I know there is nothing that I can say that will be viewed objectively, because I am a Microsoft employee and I have been tangentially involved with the VS Team System development team (I am the development lead for the patterns & practices). That said, I would like to dip my toe in the fire of “Why unit testing in Visual Studio Team System” which I translate into “Why unit testing in Visual Studio Team System and not just plain Visual Studio”. For background information see the following posts:

There are a number of questions that come to mind for me with this issue. Why is unit testing singled out? What about the other tools, like source code control, and static analysis, profiling, etc? Certainly these tools are valuable during development. So, that said why focus just on unit testing? Since nobody answered, I will jump in. J  

I think focusing on an individual tool clouds the issue. Certainly if we are talking about one and only one tool then I don’t think there would be any argument, it should be included. If we are talking about more than one tool, which in the case of Visual Studio Team System then it gets more complicated. In many cases I can solve an individual tool problem with an existing tool. For example, I can solve the unit testing problem today with NUnit and NUnit Add-in. If I want to do static analysis I can use FxCop. If I want to do source code control I can use any number of tools (Clearcase, StarTeam, Perforce, etc.). The problem that I have is putting the whole thing together and getting some sort of consistent experience. In my consulting work I would often have clients who strung together their development environment with a myriad of scripts and various versions of tools, some built in-house, some purchased, etc. The first thing that came to mind was how many people would use these company’s products if they saw the mess that was used to produce them. The closest analogy that I can think of is; you would not eat at a restaurant if you saw the food being prepared.  That said it is critically important that these tools (unit testing, static analysis, profiling, source code control) be used during development because they have shown productivity and quality improvements when used individually. Visual Studio Team System provides an environment which enables a number of development tools to be used and the user can get a consistent experience from implementation to implementation. I don’t have to write a custom task for my unit testing tool in MSBuild, I can use the one provided. I don’t have to figure out some goofy directory hierarchy so I can share my FxCop rules amongst a team of developers. I can easily run my unit tests locally on my development machine and then if someone in the QA department needs to run them they can do it to without having to have a custom development setup. I could go on and I probably should but it is for problems like these that Visual Studio Team System was developed and I believe gets to the root of why these tools are not adopted in a broad sense.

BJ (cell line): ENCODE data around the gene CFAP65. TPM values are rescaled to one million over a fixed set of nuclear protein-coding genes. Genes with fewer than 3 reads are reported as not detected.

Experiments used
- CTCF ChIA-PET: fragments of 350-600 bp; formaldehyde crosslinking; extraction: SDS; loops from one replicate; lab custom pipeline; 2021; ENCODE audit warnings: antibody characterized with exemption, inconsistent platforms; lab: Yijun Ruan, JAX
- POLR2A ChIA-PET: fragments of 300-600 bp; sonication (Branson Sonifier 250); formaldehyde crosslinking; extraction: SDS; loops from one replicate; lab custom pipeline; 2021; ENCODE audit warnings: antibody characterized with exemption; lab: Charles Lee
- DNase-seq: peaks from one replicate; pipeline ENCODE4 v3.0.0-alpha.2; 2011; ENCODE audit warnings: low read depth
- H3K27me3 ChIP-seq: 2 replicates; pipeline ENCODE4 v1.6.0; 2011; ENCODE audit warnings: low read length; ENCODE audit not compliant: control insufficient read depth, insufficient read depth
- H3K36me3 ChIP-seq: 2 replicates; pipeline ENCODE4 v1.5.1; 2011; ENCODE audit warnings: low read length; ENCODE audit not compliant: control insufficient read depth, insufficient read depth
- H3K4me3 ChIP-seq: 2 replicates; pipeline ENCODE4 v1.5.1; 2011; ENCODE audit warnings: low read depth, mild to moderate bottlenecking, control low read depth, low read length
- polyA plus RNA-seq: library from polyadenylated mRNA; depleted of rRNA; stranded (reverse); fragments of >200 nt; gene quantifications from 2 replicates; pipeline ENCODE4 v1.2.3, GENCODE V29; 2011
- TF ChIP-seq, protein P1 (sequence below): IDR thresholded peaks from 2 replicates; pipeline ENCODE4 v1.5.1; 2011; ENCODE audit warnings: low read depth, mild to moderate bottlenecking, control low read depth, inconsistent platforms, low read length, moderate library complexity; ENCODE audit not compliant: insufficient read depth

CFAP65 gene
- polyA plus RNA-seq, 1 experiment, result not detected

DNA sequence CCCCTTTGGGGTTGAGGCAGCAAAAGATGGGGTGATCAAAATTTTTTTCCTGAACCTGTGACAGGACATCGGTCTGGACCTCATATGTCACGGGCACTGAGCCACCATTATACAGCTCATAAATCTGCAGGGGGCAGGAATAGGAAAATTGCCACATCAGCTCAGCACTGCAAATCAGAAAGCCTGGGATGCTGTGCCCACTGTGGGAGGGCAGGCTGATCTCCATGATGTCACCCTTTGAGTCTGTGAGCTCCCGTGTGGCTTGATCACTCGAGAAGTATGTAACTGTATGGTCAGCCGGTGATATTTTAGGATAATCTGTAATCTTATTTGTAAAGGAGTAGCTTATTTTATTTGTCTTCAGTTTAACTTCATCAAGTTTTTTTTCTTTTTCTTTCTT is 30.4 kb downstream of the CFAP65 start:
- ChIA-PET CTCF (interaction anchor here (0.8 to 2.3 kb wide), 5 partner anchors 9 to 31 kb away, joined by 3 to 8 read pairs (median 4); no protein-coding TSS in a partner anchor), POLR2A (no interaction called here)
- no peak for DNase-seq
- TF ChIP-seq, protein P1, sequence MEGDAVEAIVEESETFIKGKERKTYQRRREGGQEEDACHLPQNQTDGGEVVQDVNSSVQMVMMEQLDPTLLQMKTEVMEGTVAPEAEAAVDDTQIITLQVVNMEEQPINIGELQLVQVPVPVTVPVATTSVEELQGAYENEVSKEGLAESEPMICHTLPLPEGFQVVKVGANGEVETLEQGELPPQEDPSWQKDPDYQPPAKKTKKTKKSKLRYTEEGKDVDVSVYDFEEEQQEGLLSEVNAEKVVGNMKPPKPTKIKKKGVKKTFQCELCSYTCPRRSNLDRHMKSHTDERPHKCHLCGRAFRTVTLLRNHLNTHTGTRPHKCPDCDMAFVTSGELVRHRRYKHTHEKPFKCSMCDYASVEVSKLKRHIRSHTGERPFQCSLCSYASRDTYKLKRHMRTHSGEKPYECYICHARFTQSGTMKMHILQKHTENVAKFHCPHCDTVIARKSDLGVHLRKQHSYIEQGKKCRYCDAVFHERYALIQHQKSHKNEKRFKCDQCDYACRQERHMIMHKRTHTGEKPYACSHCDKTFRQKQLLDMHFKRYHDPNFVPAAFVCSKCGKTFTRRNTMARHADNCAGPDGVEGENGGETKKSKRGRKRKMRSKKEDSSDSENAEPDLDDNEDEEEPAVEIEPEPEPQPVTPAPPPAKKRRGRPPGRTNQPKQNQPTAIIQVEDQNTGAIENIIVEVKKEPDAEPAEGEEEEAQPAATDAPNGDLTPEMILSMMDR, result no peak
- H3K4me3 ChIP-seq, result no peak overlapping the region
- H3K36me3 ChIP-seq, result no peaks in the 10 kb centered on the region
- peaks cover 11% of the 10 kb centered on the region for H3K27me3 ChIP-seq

Of course this is my opinion and in Dennis Miller’s words “I could be wrong”. If you think I am off base please feel free to let me know.